2. Shortchanging yourself--Stop and think to yourself, "Why am I setting the price of my book at $.99?" Is it because you think it will sell more copies? Or is the real reason because you really don't believe it's good enough to warrant a $2 or $3 price tag? If you want to price your book low, that's your prerogative, but if you're doing so because your self-esteem or nerves are getting in the way, then you need to take a step back and ask yourself whether or not you truly believe your book is as polished as it could be. If it is, perhaps you should rethink the price as you may be shortchanging yourself in the long run. If the book isn't quite up to snuff, edit it again and then reassess the pricing conundrum.
3. Your time is worth more--How long did it take you to write your book? Weeks? Months? Years? How much research did you have to do for it? What about editing? Now, how much was that time worth to you? Does $.99 seem about right? Sure, not all of us who write expect to get rich off of it, but don't you think your time is worth more than a penny short of a buck?
4. People may take you less seriously--This goes along with the "Free to a Good Home" effect. Even if they don't want to pay for it, people tend to have a little more respect for those who charge higher prices for their products or services. I see this all the time with law firms. A lot of the time you can tell how successful an attorney is based upon their hourly rate. For example, if I was approached by an attorney who charged $20 an hour, I'd run like hell as that would tell me that they value their work very little. Price your work based upon what you think it's worth and how you want others to perceive you. If you're just writing for fun, take that into consideration and price accordingly as well.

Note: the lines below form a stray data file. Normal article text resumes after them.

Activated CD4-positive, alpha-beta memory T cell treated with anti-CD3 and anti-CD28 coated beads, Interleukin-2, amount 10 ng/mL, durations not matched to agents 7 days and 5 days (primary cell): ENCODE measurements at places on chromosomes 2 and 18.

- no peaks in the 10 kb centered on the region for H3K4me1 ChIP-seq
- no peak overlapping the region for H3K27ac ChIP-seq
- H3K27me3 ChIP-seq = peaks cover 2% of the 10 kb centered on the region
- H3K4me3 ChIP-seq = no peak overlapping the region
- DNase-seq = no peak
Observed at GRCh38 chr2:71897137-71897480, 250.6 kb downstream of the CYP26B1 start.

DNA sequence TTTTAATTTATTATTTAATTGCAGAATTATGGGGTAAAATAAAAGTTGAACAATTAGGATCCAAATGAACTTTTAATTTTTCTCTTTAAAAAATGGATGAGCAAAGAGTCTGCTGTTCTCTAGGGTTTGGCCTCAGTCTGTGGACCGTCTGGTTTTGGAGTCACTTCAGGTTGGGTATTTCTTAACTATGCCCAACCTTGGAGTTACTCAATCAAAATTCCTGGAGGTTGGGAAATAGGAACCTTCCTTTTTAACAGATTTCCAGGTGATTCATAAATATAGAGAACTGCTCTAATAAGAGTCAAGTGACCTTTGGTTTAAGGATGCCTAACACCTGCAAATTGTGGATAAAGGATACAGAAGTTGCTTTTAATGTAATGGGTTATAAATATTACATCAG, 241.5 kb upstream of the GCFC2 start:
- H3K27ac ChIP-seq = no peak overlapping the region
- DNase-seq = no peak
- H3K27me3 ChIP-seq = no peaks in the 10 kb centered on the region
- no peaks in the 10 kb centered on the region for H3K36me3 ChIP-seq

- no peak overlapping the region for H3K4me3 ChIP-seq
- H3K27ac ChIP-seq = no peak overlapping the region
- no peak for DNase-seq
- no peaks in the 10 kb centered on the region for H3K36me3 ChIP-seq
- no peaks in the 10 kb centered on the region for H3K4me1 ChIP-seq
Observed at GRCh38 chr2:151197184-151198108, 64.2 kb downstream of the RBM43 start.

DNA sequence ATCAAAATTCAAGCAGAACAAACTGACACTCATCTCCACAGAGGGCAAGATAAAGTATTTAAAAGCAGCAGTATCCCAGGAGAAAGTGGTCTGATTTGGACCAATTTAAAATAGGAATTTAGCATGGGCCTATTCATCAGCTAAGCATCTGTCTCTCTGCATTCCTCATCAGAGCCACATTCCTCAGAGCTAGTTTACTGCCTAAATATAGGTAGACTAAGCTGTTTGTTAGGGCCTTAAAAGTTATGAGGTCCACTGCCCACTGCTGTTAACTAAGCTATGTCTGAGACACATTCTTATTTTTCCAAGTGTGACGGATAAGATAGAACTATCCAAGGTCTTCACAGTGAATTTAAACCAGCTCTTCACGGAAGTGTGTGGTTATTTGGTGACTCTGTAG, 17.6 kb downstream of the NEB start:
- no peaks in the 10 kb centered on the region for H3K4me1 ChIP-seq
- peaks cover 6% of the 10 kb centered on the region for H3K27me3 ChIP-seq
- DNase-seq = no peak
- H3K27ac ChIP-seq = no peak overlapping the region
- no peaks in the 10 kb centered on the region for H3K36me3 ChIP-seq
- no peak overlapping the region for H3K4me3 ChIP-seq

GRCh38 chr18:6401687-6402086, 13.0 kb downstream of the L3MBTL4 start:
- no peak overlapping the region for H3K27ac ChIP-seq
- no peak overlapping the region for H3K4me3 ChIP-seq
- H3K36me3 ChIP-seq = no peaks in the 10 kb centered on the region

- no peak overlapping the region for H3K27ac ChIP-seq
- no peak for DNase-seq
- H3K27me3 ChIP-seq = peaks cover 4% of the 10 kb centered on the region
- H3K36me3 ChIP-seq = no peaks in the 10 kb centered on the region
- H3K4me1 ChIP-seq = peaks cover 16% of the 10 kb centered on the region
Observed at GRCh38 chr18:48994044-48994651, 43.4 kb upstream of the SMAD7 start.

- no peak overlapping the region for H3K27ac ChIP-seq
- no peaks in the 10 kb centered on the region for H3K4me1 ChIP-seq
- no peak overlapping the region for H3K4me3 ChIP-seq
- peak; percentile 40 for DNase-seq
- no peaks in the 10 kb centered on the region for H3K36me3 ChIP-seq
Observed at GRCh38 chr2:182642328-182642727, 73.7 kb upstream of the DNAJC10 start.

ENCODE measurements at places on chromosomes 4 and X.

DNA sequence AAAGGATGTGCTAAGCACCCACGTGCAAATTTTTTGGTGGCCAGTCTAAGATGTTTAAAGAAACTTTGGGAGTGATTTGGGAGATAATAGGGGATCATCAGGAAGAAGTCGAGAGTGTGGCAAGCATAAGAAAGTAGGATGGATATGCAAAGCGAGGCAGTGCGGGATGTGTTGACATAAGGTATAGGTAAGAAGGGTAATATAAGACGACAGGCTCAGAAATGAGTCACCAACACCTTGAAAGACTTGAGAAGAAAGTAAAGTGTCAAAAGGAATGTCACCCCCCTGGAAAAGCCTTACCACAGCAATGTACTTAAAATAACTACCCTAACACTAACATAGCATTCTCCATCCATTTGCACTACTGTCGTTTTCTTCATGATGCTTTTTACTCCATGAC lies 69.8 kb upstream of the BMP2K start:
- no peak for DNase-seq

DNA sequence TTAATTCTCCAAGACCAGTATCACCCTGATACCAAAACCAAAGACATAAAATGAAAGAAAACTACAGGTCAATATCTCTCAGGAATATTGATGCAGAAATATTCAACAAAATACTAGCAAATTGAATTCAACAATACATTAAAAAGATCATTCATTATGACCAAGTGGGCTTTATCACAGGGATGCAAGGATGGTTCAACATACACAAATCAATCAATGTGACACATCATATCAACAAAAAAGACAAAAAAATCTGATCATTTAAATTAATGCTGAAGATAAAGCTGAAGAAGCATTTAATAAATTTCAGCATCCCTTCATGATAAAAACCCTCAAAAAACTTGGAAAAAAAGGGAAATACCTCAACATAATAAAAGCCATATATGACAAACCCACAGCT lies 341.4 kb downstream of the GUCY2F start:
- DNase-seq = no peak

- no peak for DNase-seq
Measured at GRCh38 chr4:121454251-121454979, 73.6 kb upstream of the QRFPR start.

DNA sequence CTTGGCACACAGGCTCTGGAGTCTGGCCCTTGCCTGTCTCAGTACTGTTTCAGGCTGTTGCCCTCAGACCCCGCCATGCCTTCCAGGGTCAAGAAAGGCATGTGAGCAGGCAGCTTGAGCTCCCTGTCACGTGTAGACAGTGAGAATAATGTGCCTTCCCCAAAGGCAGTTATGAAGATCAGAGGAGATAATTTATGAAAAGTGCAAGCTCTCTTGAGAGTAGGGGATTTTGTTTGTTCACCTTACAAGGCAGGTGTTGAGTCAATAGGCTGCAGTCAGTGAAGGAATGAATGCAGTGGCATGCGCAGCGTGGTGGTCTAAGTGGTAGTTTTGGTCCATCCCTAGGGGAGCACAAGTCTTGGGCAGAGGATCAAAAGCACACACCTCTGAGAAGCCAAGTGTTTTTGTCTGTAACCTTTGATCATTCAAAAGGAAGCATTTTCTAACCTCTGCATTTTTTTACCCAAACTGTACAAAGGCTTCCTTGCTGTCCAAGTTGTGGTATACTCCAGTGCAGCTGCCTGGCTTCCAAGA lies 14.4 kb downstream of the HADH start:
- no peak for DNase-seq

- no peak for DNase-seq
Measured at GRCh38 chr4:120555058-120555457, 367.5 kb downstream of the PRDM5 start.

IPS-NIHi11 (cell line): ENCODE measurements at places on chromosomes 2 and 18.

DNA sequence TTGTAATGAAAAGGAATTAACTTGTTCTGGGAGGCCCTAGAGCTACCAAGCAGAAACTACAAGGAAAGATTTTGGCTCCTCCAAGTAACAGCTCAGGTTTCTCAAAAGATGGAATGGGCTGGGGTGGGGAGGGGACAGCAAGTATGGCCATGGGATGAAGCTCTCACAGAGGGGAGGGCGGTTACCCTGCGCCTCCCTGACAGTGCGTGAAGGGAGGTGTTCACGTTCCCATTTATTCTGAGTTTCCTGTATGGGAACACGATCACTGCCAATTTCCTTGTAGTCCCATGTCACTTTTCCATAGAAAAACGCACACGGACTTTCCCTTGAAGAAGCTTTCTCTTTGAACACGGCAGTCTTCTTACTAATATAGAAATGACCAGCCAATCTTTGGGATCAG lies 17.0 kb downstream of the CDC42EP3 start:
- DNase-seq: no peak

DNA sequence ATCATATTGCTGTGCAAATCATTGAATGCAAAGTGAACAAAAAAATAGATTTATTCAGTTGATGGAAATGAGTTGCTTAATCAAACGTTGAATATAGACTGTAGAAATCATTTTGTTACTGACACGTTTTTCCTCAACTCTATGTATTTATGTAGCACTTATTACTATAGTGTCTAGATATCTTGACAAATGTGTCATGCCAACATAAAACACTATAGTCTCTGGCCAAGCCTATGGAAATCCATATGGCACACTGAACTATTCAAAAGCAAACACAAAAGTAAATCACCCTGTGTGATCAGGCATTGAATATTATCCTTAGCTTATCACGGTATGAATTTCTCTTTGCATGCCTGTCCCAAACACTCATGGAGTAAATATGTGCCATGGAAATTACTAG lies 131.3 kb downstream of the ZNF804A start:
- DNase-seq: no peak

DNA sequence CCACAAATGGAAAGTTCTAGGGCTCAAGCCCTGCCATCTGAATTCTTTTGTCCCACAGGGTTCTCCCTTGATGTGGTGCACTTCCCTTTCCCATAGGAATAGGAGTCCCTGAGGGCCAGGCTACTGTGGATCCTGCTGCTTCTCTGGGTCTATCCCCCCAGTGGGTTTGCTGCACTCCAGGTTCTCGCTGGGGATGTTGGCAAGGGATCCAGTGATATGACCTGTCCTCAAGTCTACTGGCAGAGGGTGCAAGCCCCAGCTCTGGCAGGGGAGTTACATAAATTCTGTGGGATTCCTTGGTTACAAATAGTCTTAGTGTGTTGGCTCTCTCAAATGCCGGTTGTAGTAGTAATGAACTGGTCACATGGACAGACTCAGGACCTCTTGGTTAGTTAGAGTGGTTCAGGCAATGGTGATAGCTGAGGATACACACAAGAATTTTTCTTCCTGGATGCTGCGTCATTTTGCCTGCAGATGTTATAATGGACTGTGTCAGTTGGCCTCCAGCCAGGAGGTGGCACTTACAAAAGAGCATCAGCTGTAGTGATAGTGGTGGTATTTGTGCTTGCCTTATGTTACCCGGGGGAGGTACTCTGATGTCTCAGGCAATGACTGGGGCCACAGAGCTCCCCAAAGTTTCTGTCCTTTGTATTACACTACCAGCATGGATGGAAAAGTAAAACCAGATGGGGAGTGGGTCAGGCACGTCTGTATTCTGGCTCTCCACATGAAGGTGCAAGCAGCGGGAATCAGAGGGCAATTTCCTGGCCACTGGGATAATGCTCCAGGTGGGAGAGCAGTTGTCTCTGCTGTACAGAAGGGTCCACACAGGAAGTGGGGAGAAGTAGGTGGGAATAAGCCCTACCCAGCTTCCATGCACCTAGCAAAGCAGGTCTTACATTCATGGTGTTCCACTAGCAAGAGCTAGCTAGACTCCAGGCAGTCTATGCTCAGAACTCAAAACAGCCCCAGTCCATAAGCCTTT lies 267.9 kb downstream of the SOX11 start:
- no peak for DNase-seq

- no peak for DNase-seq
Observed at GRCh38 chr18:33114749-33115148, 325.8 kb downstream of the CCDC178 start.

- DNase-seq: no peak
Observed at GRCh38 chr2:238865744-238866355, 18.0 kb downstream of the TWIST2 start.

For those of you who have published your books on ereaders, how did you arrive at the price you set? Did you later change it?
If you're still finding yourself perplexed with the pricing conundrum, check out the following links for further discussions on this topic: